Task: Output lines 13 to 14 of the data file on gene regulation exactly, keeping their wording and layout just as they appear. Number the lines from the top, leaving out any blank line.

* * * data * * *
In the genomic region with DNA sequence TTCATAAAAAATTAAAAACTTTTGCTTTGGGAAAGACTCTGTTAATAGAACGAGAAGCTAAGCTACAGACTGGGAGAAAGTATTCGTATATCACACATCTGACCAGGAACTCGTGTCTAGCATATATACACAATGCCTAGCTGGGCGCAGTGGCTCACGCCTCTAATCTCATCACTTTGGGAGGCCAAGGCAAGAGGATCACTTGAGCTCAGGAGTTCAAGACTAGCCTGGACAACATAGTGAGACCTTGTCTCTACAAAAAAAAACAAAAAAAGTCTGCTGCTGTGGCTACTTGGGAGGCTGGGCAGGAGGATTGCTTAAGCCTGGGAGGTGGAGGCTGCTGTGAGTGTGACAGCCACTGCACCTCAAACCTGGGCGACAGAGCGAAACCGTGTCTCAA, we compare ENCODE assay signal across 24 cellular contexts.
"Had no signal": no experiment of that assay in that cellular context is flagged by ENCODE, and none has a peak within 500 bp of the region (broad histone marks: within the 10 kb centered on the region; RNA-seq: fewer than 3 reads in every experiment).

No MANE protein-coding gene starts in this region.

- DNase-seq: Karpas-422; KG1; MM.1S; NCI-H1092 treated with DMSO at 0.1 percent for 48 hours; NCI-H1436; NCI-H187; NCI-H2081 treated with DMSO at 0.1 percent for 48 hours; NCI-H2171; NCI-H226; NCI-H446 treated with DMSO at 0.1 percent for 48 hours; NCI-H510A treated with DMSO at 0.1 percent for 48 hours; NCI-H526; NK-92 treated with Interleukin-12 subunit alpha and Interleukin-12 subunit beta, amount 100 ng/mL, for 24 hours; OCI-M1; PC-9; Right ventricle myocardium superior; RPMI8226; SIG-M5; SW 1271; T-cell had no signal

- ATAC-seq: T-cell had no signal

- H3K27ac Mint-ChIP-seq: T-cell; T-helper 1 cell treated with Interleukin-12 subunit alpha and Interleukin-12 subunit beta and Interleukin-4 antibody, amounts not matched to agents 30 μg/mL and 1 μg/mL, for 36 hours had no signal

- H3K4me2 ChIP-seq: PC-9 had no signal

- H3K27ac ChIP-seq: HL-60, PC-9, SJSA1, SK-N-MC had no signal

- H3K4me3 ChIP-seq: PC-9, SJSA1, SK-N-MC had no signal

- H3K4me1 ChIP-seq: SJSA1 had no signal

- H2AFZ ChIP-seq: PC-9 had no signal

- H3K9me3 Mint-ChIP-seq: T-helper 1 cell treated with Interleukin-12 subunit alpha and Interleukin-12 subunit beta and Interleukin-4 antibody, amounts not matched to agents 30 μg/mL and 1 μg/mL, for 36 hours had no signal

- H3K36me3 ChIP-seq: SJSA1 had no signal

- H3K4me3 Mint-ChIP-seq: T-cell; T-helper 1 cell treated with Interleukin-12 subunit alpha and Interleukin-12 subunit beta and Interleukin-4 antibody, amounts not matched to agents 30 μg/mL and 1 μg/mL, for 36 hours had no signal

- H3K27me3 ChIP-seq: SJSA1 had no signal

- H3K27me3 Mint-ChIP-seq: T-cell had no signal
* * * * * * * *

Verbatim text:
- H3K36me3 ChIP-seq: SJSA1 had no signal

- H3K4me3 Mint-ChIP-seq: T-cell; T-helper 1 cell treated with Interleukin-12 subunit alpha and Interleukin-12 subunit beta and Interleukin-4 antibody, amounts not matched to agents 30 μg/mL and 1 μg/mL, for 36 hours had no signal